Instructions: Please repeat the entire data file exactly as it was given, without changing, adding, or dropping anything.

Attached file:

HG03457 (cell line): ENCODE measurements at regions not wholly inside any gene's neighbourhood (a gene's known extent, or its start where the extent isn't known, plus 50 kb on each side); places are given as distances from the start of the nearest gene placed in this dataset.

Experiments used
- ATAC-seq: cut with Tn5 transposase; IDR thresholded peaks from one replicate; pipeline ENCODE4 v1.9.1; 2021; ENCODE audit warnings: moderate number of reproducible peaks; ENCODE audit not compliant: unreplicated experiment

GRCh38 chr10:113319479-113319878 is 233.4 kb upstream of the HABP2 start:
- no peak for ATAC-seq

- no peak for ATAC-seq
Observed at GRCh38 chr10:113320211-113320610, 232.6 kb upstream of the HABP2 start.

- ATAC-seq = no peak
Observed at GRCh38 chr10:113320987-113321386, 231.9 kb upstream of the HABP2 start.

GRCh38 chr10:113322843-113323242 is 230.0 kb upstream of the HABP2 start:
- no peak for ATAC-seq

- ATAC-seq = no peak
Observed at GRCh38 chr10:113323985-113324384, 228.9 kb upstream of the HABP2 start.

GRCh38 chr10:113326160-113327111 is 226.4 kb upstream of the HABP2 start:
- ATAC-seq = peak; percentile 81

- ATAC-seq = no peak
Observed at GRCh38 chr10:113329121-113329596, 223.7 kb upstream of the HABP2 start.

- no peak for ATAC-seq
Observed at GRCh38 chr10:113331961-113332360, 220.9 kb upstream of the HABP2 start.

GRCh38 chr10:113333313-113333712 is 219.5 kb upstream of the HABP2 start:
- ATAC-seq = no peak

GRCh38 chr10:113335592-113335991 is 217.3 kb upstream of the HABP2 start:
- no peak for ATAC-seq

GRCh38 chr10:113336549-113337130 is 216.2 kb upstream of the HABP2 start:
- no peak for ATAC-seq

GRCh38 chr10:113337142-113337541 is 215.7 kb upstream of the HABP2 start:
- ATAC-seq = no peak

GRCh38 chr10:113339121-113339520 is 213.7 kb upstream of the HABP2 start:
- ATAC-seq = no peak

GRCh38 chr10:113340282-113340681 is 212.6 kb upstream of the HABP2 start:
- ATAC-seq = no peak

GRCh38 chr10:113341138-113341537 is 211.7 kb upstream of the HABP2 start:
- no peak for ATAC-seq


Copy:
HG03457 (cell line): ENCODE measurements at regions not wholly inside any gene's neighbourhood (a gene's known extent, or its start where the extent isn't known, plus 50 kb on each side); places are given as distances from the start of the nearest gene placed in this dataset.

Experiments used
- ATAC-seq: cut with Tn5 transposase; IDR thresholded peaks from one replicate; pipeline ENCODE4 v1.9.1; 2021; ENCODE audit warnings: moderate number of reproducible peaks; ENCODE audit not compliant: unreplicated experiment

GRCh38 chr10:113319479-113319878 is 233.4 kb upstream of the HABP2 start:
- no peak for ATAC-seq

- no peak for ATAC-seq
Observed at GRCh38 chr10:113320211-113320610, 232.6 kb upstream of the HABP2 start.

- ATAC-seq = no peak
Observed at GRCh38 chr10:113320987-113321386, 231.9 kb upstream of the HABP2 start.

GRCh38 chr10:113322843-113323242 is 230.0 kb upstream of the HABP2 start:
- no peak for ATAC-seq

- ATAC-seq = no peak
Observed at GRCh38 chr10:113323985-113324384, 228.9 kb upstream of the HABP2 start.

GRCh38 chr10:113326160-113327111 is 226.4 kb upstream of the HABP2 start:
- ATAC-seq = peak; percentile 81

- ATAC-seq = no peak
Observed at GRCh38 chr10:113329121-113329596, 223.7 kb upstream of the HABP2 start.

- no peak for ATAC-seq
Observed at GRCh38 chr10:113331961-113332360, 220.9 kb upstream of the HABP2 start.

GRCh38 chr10:113333313-113333712 is 219.5 kb upstream of the HABP2 start:
- ATAC-seq = no peak

GRCh38 chr10:113335592-113335991 is 217.3 kb upstream of the HABP2 start:
- no peak for ATAC-seq

GRCh38 chr10:113336549-113337130 is 216.2 kb upstream of the HABP2 start:
- no peak for ATAC-seq

GRCh38 chr10:113337142-113337541 is 215.7 kb upstream of the HABP2 start:
- ATAC-seq = no peak

GRCh38 chr10:113339121-113339520 is 213.7 kb upstream of the HABP2 start:
- ATAC-seq = no peak

GRCh38 chr10:113340282-113340681 is 212.6 kb upstream of the HABP2 start:
- ATAC-seq = no peak

GRCh38 chr10:113341138-113341537 is 211.7 kb upstream of the HABP2 start:
- no peak for ATAC-seq